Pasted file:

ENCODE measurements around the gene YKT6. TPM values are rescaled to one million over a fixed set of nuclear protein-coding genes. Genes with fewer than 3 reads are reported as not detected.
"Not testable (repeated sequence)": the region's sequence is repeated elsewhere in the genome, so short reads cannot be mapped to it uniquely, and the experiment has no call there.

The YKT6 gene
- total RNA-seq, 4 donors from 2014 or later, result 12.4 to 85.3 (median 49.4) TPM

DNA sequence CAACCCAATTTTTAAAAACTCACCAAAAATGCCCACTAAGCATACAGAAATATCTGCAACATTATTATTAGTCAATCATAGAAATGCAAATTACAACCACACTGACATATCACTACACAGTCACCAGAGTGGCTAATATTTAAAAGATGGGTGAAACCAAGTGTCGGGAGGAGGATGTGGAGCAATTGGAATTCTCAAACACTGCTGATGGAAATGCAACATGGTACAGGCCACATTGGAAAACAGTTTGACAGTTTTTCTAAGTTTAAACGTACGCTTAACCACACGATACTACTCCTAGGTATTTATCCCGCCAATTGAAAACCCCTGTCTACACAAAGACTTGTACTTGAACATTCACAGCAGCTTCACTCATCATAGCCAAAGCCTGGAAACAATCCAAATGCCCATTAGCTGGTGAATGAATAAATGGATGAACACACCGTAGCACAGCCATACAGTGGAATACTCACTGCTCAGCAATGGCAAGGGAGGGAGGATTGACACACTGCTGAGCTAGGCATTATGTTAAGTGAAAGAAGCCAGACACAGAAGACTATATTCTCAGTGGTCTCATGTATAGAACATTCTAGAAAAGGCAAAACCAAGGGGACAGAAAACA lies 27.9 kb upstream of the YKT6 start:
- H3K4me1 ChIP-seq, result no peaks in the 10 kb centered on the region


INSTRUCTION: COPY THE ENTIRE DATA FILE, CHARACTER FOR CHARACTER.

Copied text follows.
ENCODE measurements around the gene YKT6. TPM values are rescaled to one million over a fixed set of nuclear protein-coding genes. Genes with fewer than 3 reads are reported as not detected.
"Not testable (repeated sequence)": the region's sequence is repeated elsewhere in the genome, so short reads cannot be mapped to it uniquely, and the experiment has no call there.

The YKT6 gene
- total RNA-seq, 4 donors from 2014 or later, result 12.4 to 85.3 (median 49.4) TPM

DNA sequence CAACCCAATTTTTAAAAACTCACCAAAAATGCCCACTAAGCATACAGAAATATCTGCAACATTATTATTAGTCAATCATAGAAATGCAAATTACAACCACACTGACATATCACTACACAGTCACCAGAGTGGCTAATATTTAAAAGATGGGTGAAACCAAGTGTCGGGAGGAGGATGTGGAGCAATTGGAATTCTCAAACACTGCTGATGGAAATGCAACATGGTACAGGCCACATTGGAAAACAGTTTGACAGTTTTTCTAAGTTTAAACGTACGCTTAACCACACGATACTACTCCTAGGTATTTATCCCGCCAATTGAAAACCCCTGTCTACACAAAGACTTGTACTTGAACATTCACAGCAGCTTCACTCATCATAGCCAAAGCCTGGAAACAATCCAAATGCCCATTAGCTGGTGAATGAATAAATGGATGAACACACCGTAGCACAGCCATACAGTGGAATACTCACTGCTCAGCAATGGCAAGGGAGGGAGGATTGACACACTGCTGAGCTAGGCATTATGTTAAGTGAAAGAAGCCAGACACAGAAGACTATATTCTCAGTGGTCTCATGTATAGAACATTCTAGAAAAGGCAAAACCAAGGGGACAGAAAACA lies 27.9 kb upstream of the YKT6 start:
- H3K4me1 ChIP-seq, result no peaks in the 10 kb centered on the region